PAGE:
On the morning of October 21, 2019, when the third cock crowed, children from villages surrounding Chimkombero Primary School in the Area of Traditional Authority (T/A) Kamenyagwaza in Dedza trekked off through the muddy earth road to their school as is often the case during school days.
On the fateful day, classes commenced like any other day, promising to end well despite intermittent episodes of ghastly winds.
Just as the day matured and learners were about to knock off at around midday – the unexpected happened.
A strong wind blew through the school, blowing away papers and roofs while cries for help among children was drowned in the rough sounds prompted by the remorseless wind.
Several classrooms were severely damaged and 17 learners out of 1, 113 sustained various degrees of injuries.
“This happened as learners were trying to run away for their lives thereby causing a commotion and in the process several learners got injured including me,” recalls headteacher for the school Gabriel Mangochi.
Luckily, adds Mangochi, of all learners taken to St Anne’s Mission Hospital, none was admitted.
But he laments that after the traumatizing incident, the number of attendance dropped among learners.
“After the incident, we noted that many a learners started absconding classes as they thought a similar incident could happen again,” he recollects.
This is just an example of how education faces bottlenecks in the wake of disasters.
According government, 154 classroom blocks got damaged in disasters that saw 60 people killed.
A report by the United Nations Children’s Fund Report for the just ended year indicates that as of March 2019, about 975,000 people were affected including 460,000 children in 15 districts and 2 cities.
According to the report, several water and sanitation facilities were damaged that led to lack of access to safe water and latrines.
The report observes that in all this trail of damage, thousands of school-going children we greatly affected.
Director for Centre for Youth Empowerment and Civic Education (CYECE) Lucky Mbewe says time has come to stop some accidents in schools, arguing they are a result of poor workmanship.
“We need to have collective action and come up with well-planned efforts to curb similar experiences. We know that during the rainy season, schools where children learn under trees close down because they have no school blocks to learn from. We also know that some learn under glass thatched classrooms which disrupt their learning cycle,” says Mbewe.
He observed that incidents resulting from poor infrastructure designs and construction lead to violation of various children’s rights.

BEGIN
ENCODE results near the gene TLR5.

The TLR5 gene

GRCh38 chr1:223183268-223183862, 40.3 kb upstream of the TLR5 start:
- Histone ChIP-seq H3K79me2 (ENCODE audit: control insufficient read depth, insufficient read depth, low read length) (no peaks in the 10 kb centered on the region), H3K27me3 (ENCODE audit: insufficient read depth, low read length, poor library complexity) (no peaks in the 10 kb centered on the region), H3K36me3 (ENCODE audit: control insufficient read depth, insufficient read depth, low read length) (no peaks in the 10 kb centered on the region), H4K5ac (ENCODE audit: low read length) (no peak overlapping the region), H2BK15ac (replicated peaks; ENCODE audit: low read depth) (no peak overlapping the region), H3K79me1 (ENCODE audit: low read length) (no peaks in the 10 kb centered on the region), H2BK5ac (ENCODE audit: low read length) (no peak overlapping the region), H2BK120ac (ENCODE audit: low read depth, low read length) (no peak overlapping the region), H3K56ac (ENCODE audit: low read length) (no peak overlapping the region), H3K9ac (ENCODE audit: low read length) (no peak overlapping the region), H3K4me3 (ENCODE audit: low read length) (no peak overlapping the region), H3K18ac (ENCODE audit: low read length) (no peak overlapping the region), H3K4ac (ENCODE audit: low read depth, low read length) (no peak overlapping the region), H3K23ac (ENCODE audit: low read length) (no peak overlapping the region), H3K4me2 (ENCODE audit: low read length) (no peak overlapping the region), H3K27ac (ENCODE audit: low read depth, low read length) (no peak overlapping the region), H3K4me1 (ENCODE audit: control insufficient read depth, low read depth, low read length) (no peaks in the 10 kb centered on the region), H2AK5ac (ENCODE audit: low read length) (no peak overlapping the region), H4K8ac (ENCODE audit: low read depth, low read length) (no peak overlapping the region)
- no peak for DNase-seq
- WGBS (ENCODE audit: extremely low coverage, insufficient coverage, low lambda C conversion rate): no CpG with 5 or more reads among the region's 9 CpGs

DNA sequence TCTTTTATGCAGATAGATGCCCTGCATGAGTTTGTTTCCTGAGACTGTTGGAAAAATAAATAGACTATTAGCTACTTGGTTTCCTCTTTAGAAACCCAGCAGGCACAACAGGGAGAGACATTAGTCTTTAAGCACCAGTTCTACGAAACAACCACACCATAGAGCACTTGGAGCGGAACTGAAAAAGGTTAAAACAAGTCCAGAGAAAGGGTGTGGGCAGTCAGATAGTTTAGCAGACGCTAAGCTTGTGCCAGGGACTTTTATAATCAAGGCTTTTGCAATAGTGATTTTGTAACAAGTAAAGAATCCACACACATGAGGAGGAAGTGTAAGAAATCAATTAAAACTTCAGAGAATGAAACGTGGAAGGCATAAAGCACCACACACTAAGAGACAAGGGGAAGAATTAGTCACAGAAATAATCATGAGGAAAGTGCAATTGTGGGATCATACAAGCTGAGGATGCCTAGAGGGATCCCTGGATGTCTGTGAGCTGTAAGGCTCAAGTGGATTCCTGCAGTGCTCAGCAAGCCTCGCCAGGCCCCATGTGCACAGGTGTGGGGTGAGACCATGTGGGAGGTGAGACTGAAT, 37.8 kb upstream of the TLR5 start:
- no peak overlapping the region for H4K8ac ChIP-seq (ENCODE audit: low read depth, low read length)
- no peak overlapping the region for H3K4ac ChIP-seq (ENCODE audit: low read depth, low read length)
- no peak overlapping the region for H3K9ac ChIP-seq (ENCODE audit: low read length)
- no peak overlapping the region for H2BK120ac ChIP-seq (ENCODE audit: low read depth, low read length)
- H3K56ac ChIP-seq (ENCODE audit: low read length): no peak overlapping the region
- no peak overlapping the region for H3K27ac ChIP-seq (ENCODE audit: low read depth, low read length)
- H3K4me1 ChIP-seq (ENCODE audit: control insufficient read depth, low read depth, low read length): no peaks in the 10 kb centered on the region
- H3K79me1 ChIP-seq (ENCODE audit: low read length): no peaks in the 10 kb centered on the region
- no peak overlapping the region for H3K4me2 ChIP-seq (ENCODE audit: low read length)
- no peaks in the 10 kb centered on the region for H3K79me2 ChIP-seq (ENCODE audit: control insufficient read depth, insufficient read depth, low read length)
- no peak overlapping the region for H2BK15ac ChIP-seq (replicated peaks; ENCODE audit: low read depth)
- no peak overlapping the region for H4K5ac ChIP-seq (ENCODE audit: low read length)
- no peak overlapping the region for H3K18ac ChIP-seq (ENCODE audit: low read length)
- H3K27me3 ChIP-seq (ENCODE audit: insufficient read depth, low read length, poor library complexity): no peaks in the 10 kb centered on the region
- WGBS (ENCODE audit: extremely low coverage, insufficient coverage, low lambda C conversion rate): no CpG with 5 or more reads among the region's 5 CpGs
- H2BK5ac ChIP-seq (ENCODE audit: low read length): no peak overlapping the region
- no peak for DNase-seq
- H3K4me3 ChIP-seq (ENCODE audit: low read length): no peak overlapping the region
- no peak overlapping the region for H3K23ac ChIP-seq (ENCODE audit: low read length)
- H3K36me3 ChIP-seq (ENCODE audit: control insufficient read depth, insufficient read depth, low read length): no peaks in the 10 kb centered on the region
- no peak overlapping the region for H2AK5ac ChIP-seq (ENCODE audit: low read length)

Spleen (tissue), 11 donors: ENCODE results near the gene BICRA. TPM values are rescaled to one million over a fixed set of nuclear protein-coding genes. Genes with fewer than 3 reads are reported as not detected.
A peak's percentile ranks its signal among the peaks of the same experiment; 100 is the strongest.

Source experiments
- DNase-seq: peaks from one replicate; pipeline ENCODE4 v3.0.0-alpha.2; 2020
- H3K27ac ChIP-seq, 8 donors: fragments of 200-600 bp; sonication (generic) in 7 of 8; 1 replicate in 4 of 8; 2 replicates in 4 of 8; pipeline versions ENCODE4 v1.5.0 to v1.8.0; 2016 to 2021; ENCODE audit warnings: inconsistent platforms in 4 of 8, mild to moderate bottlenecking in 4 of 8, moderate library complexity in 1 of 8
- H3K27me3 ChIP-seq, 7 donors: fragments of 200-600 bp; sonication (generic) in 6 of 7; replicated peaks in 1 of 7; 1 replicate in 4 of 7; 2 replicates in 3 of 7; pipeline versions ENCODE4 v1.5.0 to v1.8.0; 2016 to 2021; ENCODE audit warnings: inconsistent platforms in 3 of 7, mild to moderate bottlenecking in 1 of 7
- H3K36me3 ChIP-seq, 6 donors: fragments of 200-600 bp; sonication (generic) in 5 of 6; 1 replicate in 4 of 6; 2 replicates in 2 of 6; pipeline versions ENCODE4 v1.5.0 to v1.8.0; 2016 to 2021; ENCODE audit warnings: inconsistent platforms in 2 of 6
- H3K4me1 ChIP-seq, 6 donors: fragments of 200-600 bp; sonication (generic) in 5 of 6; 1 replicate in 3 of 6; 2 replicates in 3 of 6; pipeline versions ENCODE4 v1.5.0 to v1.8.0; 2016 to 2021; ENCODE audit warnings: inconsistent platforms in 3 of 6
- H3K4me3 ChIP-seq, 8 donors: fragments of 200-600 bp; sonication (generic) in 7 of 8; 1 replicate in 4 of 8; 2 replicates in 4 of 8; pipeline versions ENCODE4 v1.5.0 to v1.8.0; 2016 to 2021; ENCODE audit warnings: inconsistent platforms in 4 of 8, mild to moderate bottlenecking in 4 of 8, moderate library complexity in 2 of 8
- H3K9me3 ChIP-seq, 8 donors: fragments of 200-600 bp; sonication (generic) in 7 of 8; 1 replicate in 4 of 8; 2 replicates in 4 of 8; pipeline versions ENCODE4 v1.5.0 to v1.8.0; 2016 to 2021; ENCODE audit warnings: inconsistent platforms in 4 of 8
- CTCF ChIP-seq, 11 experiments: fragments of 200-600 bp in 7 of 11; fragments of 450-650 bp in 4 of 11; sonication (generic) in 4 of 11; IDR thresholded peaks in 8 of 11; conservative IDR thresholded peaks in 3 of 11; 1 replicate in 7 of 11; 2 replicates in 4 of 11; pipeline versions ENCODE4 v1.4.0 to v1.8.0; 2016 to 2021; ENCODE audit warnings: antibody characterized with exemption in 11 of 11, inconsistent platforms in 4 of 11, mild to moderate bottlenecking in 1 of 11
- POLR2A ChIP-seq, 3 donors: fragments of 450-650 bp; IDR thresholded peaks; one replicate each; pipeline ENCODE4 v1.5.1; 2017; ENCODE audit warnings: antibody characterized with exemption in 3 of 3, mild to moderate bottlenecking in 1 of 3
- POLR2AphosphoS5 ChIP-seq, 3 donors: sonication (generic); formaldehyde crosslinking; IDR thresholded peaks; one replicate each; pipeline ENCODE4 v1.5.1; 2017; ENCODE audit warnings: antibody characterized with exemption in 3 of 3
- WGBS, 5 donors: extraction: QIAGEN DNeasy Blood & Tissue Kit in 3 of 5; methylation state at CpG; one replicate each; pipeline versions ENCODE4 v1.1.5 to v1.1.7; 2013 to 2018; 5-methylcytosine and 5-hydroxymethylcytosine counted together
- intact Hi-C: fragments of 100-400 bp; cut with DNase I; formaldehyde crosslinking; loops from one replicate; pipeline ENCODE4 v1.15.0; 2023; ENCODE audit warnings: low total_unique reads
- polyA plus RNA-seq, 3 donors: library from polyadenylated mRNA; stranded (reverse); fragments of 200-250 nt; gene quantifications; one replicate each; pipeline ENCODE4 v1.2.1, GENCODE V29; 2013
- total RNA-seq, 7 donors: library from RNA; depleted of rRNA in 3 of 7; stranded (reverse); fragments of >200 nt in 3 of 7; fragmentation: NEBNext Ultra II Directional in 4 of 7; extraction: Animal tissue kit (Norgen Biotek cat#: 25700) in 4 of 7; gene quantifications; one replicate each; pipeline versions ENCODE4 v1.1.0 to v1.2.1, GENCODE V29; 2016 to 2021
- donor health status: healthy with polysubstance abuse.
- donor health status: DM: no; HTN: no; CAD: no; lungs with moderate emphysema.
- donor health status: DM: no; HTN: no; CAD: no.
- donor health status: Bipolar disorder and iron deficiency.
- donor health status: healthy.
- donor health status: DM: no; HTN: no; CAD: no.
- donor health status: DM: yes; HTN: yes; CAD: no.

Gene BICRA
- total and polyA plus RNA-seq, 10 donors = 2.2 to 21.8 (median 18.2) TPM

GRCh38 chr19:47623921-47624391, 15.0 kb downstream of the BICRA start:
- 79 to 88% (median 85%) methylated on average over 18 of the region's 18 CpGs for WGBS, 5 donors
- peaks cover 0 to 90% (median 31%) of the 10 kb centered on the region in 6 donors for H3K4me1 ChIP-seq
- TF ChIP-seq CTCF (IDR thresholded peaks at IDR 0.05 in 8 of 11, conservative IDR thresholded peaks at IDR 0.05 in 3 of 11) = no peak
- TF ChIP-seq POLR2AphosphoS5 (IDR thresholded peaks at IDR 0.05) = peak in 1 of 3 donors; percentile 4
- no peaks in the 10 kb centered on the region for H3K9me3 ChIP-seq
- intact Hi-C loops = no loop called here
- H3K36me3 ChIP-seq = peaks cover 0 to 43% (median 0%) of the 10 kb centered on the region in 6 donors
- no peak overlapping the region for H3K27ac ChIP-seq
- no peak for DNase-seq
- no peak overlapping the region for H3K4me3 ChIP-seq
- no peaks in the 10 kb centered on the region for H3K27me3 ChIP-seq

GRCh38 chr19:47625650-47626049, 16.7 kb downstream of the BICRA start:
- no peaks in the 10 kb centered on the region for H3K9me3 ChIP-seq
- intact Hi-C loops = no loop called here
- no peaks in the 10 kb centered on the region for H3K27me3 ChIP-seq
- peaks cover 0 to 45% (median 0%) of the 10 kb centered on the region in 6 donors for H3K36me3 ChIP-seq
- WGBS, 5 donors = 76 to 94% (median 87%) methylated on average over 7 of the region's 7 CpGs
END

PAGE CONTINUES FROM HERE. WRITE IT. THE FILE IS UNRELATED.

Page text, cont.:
In 2018, four learners died at Natchengwa Primary School in Zomba after a school block wall collapse on them. Earlier, two learners also died at Mkomachi Primary School after a make-shift structure fell on them during class.
Last year, memories are still fresh of a child died at Fumbi Primary School in Mwanza following the collapse of a structure alleged to have been substandard.
“Instead of fulfilling the right to education for the child, the school becomes an institution where their right to life is threatened,” laments Mbewe.
While concurring with Mbewe, Director for Centre for Children Aid (CCA) Hestone Nalikole urges stakeholders planning construction of school facilities to be consulting experts in the construction industry.
Nalikole also implores on District Councils to religiously monitor school construction projects.
“District councils should be in the forefront to ensure that infrastructure constructed is of high standards. Out of desperation, some communities construct substandard infrastructure to can put lives of learners in danger. Local authorities should step up their oversight role,” he adds.
Government seems to share a similar view.
Speaking recently during the launch of the 2019/2020 Lean Season Food Insecurity Response Plan at Ntangaye Primary School in Machinga, vice president Everton Chimulirenji stressed the need for stakeholders to think big when designing and constructing development projects.
Chimulirenji said, through Department of Housing, government has developed safer housing construction guidelines that should be followed to ensure safety of inhabitants, including learners.
The vice president said these guidelines emphasize the need of constructing structures that last long and are resilient to natural disasters such as storms and floods.
“The ministry of education has developed safer schools construction guidelines that will assist in building blocks that can withstand multiple shocks. Similar initiatives are currently underway in the roads sector.
“Let me appeal to all stakeholders including communities to use these guidelines,” he said.
As the rainy season reaches its peak, reports of widespread damage have been recorded but it is not yet clear if learning facilities have been damaged.
With a deficit of 30,000 classrooms to ensure every child learns in proper environment, the current status is that learners learn at owners’ risk.
When thousands of learners go to school; if not injury, then death or a flirt with death is certain.